The potential flexibility of a mentoring approach has great advantages. It can be somewhere on the spectrum between formal and informal. The student could be a staff member, such as an associate pastor or pastoral assistant. He could also be a non-staff church member or a senior pastor of another church. Mentoring does not have to be structured in the same way as a degree program, and it can (and probably should) be combined with other avenues of obtaining theological instruction, providing extra safeguards and reinforcement to the student. The approach chosen should be carefully and prayerfully considered and adapted as needed.

In my next article, I will examine the idea of the internship as a way to train pastors in the local church.

What do you think? Are there other aspects to mentoring that should be considered when thinking how to train pastors in the local church?

While the whole series will be available on the blog this week, if you want all the articles in one place, the Kindle book version of this series is only 99 cents.  A paperback booklet is also available.  I’m glad to make this content free on the blog, but if you’d like to show a little support, please consider purchasing a paperback or Kindle version (those who purchase the paperback on Amazon can get the Kindle version for free, via the Kindle matchbook program).

Training_Pastors_in__Cover_for_KindleLinks to purchase:

Amazon Kindle eBook

Amazon (paperback) (those who purchase the paperback via Amazon are eligible for the Kindle version for free)

CreateSpace (paperback)

Training Pastors in the Local Church, Part 1 of 7: Introduction

Throughout this week, I plan to post each part of this 7 part series.

by Doug Smith

The church is called “the pillar and ground of the truth” (1 Tim. 3:15). The model of theological training presented in the Scriptures is one that directly involves the local church, particularly as qualified men train others to teach others (2 Tim. 2:2).

I began seminary classes in the Spring of 2007, by distance education.  As of 2014, I am only about halfway through an M.Div. program (and considering other options now, as I understand why some call it the Master of “infinity” for its length, and the difficulty of completing it with a family).  Most of my classes have been online, but I’ve had the privilege of sitting in a classroom for several courses, which I thoroughly enjoyed.  Even though a large part of my training has been in a seminary setting, I think the primary provider and promoter of theological education should be the local church.

Even before beginning seminary, I was beginning to see the importance of theological education being solidly anchored in the local church. This is a conviction that has only increased. I have had numerous conversations with others about this topic.  I am encouraged that our school’s president, Dr. Albert Mohler, also desires to see churches become more involved in training pastors (see his article, “Training Pastors in the Church”).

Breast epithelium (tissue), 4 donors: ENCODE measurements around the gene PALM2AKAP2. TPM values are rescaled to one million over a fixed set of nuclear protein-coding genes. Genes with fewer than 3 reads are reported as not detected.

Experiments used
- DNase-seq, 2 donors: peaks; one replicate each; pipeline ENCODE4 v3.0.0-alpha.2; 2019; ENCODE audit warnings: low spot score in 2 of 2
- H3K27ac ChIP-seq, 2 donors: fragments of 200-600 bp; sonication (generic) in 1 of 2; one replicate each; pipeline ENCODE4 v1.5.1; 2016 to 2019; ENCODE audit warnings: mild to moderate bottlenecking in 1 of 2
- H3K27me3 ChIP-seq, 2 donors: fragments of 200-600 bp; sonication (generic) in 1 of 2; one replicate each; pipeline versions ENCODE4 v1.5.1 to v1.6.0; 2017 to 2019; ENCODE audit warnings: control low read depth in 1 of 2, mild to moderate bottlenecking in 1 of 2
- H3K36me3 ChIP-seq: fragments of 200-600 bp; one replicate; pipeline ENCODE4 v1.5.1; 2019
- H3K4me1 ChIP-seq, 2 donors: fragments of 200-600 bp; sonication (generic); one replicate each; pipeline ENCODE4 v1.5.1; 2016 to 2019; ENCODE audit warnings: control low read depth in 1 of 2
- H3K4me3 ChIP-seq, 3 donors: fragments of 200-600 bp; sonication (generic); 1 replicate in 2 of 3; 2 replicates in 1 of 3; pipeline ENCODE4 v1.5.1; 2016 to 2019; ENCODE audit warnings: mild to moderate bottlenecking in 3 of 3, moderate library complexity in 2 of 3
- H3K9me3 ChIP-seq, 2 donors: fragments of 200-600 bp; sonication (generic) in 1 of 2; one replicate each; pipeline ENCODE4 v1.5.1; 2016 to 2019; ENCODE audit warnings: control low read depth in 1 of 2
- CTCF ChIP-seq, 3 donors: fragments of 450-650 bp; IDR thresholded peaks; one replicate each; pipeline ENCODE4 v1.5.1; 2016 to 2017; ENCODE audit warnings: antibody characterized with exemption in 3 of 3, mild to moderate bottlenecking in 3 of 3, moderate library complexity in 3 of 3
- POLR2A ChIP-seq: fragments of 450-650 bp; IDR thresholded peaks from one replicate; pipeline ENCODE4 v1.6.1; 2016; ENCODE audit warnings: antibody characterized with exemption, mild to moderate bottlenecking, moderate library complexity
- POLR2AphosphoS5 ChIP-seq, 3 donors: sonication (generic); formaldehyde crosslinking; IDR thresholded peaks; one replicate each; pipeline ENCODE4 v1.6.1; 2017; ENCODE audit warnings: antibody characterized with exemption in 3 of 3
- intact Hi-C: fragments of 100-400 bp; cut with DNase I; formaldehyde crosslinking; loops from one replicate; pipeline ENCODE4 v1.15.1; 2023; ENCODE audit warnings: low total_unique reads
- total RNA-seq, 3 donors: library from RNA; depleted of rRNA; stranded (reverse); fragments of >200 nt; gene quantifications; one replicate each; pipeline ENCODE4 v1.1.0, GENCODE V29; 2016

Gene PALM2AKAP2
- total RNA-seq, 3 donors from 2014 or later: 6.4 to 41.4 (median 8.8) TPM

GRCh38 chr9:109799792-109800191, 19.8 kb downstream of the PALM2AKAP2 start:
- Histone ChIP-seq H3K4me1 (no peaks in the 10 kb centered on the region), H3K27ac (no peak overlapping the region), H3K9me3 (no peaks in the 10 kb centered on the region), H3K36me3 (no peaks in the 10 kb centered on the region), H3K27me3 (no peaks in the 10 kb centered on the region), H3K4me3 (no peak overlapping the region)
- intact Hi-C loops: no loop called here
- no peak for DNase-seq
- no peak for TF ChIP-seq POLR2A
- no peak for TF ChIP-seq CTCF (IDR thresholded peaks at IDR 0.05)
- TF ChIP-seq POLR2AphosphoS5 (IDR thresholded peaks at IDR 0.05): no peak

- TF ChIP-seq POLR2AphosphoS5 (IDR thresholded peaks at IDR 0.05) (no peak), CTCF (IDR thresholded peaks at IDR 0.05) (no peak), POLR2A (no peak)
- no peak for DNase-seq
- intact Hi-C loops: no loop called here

This series will examine various ways that a local church can become involved in the training of pastors. These methods can (and often should) overlap, so they are not necessarily cut-and-dried approaches. However, they are a suggested starting point, especially for those thinking through this matter or seeking to implement church-based theological training of some sort. I submit these ideas to the reader, not as an expert on this concept, but as one who is zealous about this topic yet still thinking through these issues. My goal is to stimulate others to consider the place of the local church in training pastors and how they might encourage or participate in this noble task.

Five Models of Theological Education

There at least five models of theological education that can involve the local church in training pastors. I have listed them in order of most direct to least direct methods, although they can be combined and overlapped. The unifying theme of these ideas is that the church in some way, directly or indirectly, is attempting to take seriously the call to train pastors.

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The first model, mentoring, involves a pastor pouring his life into an aspiring pastor, preferably over an extended period of time. Its central place in the diagram is fitting, since an ideal theological education would include this aspect along with other methods.  The second model, the internship, would involve some mentoring, but it would be for a more defined period of time and likely be in a group setting.The third model is a church-based seminary, where the school is a direct extension of the ministry of one particular church.  Churches could also partner with other churches or ministries to combine forces to offer training (the fourth model).  The fifth model is the traditional seminary that is accountable to churches.  Not all traditional seminaries are accountable to local churches, and I would argue that such institutions would, in effect, overstep their bounds, assume a task that they cannot legitimately claim, and place themselves in a precarious situation where it is all too easy to drift from the truth in the name of academic freedom.

I have personally benefited in some measure from a mentoring relationship, a church-based seminary, a ministry which partners with churches to train pastors, an internship, and a traditional seminary accountable to local churches. My articles, in part, will draw on my interpretation of these experiences, but will also point the reader to specific examples of these sorts of models.

What do you think? Are there some other ways to anchor pastoral training in the local church?

While the whole series will be available on the blog this week, if you want all the articles in one place, the Kindle book version of this series is only 99 cents.  A paperback booklet is also available.  I’m glad to make this content free on the blog, but if you’d like to show a little support, please consider purchasing a paperback or Kindle version (those who purchase the paperback on Amazon can get the Kindle version for free, via the Kindle matchbook program).

Training_Pastors_in__Cover_for_KindleLinks to purchase:

Amazon Kindle eBook

Amazon (paperback) (those who purchase the paperback via Amazon are eligible for the Kindle version for free)

CreateSpace (paperback)